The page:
Hardly ever does it seem that new science/technology considers the ramifications of what it “creates”. Certainly no one discussed what would happen to our lives when we invented the automobile. (This probably isn’t the best example.) And I am not saying that we should have even discussed it. But, certainly no one imagined the ecological effects it would have on us. Of course, “we” would have still “decided” to produce it. We do reap what we sow is basically my point. That just because we can do something, it should not automatically be assumed that we should do it.

A question that comes to my mind is why one would even want to “create” a human. For the same reason as Mallory, “because it (the science) is there”? chez here talked about Religion being about man’s vanity. I see Science often being more about man’s vanity than Religion. I think many despise (the idea of) God not because they hate (it) Him; but, because they hate not being Him.

RJT
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  #6  
Old 12-22-2005, 02:31 AM
DMACM DMACM is offline
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Default Re: Artificial humans vs. Christianity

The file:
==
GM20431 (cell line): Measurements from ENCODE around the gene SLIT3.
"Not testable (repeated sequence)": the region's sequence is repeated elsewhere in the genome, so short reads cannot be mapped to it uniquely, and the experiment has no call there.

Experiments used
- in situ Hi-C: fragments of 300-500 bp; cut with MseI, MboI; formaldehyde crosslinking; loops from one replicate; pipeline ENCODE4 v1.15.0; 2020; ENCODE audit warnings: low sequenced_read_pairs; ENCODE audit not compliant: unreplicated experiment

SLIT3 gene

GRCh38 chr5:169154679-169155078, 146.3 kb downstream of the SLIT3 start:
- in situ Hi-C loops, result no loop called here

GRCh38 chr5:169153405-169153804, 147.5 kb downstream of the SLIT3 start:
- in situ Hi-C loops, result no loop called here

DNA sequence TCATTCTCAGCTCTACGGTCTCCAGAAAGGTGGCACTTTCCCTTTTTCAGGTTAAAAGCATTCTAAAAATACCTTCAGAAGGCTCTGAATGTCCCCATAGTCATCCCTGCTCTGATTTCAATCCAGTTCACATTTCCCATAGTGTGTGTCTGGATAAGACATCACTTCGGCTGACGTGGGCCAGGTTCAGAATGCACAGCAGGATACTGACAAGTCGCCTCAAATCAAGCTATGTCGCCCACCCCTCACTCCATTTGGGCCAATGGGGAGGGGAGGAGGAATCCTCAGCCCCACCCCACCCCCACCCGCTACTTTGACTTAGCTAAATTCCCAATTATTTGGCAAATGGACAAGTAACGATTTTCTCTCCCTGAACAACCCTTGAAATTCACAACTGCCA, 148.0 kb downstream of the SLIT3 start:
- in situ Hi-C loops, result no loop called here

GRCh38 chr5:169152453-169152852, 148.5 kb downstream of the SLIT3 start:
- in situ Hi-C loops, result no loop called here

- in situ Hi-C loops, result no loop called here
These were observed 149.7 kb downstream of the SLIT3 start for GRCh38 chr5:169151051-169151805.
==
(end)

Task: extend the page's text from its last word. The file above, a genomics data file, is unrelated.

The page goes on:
Interesting thoughts. I agree that discussion needs to be had about these issues. I can hypothetically see reasons for cloning body parts, as there is a shortage of organ donors and complications from using a body part that isnt yours. However, I agree that science might be about vanity at times, and I can't see a reason to clone or create a whole human.
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  #7  
Old 12-22-2005, 02:40 AM
David Sklansky David Sklansky is offline
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Default Re: Artificial humans vs. Christianity

You are off the subject. The question is whether such a man made human would have a soul. Yes or no.
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  #8  
Old 12-22-2005, 05:08 AM
Bork Bork is offline
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Default Re: Artificial humans vs. Christianity

How is this different from when people make new people the old fashioned way? One way we use some elements in a lab, in another we use elements in our bodies.. Seems like there isn't a theisticly relevant difference. Maybe I am missing it?
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  #9  
Old 12-22-2005, 10:10 AM
RJT RJT is offline
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Default Re: Artificial humans vs. Christianity

[ QUOTE ]
You are off the subject. The question is whether such a man made human would have a soul. Yes or no.

[/ QUOTE ]

The question is similar to the questions “can God create a rock so big He can’t lift it” and “can God make a circle a square”. The question is absurd on its face.

Answer the question “can man create anything” and you have your answer.
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  #10  
Old 12-22-2005, 10:18 AM
RJT RJT is offline
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Default Re: Artificial humans vs. Christianity

Hmpoker,

Just out of curiosity, why did you pose the original question with “two…scientists” instead of just one? For that matter, why the qualification of “…atheist scientists”?

RJT